Last modified on 17 April 2014, at 22:24

singly

EnglishEdit

EtymologyEdit

See single, Middle English senglely.

AdverbEdit

singly (not comparable)

  1. In a single or unaccompanied manner; without a companion.
    • 1651, Thomas Hobbes, “Chapter I: Of Sense”, in LeviathanWikisource:
      Singly, they are every one a representation or appearance of some quality, or other accident of a body without us, which is commonly called an object.
    • 1901, Lew Walllace, Ben Hur[1], Book 8, Chapter 10:
      The cross, reared now above all other objects, and standing singly out against the sky, was greeted with a burst of delight; and all who could see and read the writing upon the board over the Nazarene's head made haste to decipher it. Soon as read, the legend was adopted by them and communicated, and presently the whole mighty concourse was ringing the salutation from side to side, and repeating it with laughter and groans -"King of the Jews! Hail, King of the Jews!"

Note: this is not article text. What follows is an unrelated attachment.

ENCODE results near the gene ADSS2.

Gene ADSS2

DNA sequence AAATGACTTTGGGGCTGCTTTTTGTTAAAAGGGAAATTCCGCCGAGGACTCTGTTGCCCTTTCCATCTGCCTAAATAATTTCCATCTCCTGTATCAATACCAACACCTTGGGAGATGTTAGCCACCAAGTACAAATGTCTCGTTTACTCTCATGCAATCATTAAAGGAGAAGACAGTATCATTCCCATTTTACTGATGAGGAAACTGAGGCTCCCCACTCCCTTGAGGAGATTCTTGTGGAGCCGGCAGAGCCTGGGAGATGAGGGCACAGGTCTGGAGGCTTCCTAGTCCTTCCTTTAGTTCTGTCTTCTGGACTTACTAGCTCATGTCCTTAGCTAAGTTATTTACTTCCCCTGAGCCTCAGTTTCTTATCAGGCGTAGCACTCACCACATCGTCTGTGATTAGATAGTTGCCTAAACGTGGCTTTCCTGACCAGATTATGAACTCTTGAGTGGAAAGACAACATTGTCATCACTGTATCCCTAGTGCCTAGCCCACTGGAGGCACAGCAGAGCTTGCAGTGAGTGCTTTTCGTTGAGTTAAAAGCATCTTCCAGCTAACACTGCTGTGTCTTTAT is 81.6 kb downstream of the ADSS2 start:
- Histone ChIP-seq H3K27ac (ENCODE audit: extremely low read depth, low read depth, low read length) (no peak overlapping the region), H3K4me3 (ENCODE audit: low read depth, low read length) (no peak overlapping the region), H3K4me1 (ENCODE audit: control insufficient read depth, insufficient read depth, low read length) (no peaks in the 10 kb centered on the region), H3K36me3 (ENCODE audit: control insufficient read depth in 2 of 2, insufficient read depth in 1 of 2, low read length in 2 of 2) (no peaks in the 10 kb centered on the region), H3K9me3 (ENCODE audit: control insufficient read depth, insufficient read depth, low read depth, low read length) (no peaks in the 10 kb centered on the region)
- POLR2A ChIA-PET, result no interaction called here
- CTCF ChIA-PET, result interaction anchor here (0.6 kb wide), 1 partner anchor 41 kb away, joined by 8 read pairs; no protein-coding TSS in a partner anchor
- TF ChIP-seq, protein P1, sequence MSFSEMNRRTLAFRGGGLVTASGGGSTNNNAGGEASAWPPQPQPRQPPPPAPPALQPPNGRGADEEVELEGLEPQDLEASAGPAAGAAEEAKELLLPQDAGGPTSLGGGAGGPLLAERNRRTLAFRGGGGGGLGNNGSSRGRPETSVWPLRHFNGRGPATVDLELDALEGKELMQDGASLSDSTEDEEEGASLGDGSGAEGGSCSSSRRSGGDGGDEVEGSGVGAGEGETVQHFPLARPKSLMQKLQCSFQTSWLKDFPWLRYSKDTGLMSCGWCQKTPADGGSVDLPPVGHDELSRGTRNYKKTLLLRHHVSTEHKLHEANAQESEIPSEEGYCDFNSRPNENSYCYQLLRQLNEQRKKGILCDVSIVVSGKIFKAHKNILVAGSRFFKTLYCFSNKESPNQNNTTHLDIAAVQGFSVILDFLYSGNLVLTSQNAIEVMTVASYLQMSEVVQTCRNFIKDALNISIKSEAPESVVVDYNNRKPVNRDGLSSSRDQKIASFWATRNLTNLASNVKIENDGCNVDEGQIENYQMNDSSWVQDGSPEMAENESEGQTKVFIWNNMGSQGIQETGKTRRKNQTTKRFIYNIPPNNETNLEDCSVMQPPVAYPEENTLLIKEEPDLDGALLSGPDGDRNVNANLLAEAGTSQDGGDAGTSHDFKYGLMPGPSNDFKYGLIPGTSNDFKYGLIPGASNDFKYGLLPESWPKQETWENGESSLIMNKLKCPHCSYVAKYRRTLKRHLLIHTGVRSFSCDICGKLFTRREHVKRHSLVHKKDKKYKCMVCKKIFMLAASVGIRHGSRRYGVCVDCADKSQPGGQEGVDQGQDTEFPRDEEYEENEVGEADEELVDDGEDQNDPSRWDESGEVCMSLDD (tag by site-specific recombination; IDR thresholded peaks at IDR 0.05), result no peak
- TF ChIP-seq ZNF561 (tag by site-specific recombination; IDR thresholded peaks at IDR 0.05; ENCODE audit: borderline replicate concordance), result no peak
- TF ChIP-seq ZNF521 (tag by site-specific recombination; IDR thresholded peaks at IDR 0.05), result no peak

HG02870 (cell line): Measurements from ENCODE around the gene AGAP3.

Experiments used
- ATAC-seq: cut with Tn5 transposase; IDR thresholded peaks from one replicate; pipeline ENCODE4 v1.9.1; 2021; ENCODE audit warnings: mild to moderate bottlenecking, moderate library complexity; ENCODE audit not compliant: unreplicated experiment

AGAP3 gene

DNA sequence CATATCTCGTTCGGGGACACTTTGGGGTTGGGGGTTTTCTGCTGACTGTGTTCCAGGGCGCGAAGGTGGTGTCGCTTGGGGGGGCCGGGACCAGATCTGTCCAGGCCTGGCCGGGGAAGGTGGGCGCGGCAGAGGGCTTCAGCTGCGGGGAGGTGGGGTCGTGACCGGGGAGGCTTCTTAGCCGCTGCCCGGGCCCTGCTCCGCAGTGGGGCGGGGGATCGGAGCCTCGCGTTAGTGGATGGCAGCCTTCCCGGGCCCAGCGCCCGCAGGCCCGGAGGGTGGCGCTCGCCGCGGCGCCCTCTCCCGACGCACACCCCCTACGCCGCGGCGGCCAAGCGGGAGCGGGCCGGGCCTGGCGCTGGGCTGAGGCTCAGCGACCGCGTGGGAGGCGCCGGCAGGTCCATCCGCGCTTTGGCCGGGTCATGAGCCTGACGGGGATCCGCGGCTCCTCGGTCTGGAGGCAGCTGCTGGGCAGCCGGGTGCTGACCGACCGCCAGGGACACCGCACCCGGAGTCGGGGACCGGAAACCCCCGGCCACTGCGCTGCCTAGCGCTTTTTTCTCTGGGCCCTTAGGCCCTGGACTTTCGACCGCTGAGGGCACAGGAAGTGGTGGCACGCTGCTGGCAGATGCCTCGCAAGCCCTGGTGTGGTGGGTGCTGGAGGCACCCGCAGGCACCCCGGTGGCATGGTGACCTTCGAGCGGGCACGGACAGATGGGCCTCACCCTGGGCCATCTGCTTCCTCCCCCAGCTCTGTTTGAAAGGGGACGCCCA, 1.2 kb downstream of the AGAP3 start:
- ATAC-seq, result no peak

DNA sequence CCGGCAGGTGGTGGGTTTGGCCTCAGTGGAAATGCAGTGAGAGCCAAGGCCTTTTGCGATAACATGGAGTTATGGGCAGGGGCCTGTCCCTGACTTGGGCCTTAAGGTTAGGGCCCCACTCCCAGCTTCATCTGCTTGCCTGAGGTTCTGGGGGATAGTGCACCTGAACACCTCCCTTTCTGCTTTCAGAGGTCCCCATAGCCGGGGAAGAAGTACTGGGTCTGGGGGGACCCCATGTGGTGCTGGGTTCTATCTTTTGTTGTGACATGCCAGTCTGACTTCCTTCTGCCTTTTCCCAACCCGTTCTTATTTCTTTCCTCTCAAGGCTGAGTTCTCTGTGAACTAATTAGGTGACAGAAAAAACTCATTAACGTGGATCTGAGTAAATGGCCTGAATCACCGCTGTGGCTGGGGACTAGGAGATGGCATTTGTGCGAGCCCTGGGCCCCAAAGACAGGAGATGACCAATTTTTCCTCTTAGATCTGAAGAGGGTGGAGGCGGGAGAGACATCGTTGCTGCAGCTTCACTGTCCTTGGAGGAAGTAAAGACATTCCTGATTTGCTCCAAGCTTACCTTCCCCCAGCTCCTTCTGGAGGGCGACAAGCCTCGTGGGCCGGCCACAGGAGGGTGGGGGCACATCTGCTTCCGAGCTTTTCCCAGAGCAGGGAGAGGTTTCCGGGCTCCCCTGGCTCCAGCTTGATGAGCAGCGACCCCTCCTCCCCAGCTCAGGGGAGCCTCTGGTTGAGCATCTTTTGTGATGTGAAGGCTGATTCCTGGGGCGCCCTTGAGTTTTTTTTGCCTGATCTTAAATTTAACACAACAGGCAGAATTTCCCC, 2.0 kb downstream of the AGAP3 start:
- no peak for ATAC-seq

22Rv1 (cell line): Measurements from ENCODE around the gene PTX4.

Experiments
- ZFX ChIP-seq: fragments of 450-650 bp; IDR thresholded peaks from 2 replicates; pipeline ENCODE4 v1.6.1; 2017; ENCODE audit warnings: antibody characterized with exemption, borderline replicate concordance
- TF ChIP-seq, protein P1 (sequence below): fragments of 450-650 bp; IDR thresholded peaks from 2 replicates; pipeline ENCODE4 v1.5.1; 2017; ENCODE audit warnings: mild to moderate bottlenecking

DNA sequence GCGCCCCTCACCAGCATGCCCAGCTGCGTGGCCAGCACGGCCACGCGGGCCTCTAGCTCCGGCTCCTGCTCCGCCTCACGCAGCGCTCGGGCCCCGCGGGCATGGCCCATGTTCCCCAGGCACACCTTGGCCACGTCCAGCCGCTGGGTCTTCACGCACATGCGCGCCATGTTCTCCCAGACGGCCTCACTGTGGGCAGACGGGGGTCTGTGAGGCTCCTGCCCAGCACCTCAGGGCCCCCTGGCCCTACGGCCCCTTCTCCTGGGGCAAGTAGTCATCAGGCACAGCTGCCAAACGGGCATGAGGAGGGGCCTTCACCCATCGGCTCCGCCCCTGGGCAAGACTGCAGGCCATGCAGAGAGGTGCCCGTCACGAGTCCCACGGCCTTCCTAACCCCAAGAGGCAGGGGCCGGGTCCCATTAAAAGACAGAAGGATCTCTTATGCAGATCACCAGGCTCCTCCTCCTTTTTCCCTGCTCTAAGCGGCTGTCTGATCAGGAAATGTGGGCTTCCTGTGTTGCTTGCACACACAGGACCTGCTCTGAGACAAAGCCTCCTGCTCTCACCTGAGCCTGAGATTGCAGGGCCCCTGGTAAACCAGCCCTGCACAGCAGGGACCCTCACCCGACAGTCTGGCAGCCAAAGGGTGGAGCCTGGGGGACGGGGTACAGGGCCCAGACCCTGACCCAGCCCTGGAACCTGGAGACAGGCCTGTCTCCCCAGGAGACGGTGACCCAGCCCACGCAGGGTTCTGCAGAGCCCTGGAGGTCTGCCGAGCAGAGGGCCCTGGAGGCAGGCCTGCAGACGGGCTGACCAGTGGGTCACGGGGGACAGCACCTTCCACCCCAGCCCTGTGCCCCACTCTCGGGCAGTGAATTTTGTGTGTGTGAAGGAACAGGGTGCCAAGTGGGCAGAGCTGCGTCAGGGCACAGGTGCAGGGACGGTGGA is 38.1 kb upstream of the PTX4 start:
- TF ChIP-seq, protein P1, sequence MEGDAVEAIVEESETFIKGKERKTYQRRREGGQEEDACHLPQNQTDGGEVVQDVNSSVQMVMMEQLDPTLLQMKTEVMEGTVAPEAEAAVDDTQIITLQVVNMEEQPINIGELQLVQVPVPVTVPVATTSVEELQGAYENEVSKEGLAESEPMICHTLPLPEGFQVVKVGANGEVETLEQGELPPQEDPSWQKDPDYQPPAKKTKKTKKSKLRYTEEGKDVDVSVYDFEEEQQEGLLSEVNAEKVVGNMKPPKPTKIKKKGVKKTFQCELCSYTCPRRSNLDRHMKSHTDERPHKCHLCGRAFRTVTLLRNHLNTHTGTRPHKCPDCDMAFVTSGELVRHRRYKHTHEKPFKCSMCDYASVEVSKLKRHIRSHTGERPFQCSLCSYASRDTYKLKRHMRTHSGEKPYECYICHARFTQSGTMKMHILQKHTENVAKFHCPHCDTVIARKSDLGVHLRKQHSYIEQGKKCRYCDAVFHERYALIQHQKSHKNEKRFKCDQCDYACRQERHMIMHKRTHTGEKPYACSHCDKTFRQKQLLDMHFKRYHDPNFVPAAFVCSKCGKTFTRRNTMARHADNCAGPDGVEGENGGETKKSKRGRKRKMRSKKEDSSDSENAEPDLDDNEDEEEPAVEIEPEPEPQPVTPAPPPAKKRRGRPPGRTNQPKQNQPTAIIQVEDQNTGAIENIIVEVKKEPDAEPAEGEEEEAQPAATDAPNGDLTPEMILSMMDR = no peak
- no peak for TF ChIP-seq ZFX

• 1883, Robert Louis Stevenson, “How My Shore Adventure Began”, in Treasure IslandWikisource:
      Grey-coloured woods covered a large part of the surface. This even tint was indeed broken up by streaks of yellow sand-break in the lower lands, and by many tall trees of the pine family, out-topping the others--some singly, some in clumps....
  2. Individually; particularly; severally
    to make men singly and personally good
  3. Without partners, companions, or associates; single-handed
    to attack another singly
  4. Honestly; sincerely; simply.
  5. (obsolete) Singularly; peculiarly.

TranslationsEdit

ReferencesEdit

AnagramsEdit